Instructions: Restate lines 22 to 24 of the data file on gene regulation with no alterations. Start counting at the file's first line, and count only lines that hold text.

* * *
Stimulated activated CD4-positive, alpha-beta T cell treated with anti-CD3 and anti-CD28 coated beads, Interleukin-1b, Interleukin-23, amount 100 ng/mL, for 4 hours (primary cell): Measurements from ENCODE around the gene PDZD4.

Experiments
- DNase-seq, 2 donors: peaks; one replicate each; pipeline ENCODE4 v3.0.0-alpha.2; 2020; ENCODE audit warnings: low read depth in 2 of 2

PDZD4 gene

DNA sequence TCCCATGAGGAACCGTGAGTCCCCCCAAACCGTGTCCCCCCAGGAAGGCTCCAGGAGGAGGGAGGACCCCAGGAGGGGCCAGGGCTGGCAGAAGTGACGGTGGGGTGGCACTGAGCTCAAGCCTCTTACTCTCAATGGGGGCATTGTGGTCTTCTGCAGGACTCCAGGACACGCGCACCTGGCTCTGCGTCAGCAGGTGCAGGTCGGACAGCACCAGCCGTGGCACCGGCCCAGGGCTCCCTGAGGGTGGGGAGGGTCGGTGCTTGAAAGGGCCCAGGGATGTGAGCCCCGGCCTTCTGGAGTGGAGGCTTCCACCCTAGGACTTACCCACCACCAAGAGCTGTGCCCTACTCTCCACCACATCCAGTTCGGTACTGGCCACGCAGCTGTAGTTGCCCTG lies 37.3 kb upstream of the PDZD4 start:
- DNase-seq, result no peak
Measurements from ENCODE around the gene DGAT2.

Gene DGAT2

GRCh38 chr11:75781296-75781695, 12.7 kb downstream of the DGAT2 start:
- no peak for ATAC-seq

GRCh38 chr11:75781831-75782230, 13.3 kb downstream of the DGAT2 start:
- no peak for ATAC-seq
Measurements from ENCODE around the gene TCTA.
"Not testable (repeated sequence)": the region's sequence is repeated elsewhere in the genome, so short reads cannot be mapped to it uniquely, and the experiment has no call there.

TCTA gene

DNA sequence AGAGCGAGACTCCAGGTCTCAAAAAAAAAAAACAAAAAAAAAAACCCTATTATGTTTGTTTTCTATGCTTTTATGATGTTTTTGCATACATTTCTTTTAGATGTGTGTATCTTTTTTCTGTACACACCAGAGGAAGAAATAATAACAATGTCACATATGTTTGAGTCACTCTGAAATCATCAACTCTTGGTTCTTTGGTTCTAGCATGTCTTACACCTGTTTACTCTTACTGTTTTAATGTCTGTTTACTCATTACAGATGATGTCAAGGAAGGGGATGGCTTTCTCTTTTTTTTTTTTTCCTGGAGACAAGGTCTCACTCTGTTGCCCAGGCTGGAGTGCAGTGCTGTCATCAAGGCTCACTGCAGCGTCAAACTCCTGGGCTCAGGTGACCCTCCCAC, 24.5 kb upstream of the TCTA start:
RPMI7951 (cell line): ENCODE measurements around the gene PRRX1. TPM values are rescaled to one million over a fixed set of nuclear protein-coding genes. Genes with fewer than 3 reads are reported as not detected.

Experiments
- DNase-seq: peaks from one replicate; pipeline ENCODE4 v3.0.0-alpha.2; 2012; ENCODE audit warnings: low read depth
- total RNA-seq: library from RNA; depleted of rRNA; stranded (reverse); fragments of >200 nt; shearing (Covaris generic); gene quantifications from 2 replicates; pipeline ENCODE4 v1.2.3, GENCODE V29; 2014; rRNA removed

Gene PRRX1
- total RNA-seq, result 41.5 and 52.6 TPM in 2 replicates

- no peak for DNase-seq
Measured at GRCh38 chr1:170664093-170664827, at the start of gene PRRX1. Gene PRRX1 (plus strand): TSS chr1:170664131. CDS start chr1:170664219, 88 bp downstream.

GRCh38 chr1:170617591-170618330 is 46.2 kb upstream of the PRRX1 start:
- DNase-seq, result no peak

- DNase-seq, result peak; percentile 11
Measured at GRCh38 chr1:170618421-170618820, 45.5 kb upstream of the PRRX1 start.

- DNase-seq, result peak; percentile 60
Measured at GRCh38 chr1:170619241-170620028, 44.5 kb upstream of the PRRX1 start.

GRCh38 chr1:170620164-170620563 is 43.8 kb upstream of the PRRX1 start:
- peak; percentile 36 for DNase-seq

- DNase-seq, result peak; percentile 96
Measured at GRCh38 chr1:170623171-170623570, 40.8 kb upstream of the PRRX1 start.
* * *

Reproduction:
- total RNA-seq, result 41.5 and 52.6 TPM in 2 replicates

- no peak for DNase-seq
Measured at GRCh38 chr1:170664093-170664827, at the start of gene PRRX1. Gene PRRX1 (plus strand): TSS chr1:170664131. CDS start chr1:170664219, 88 bp downstream.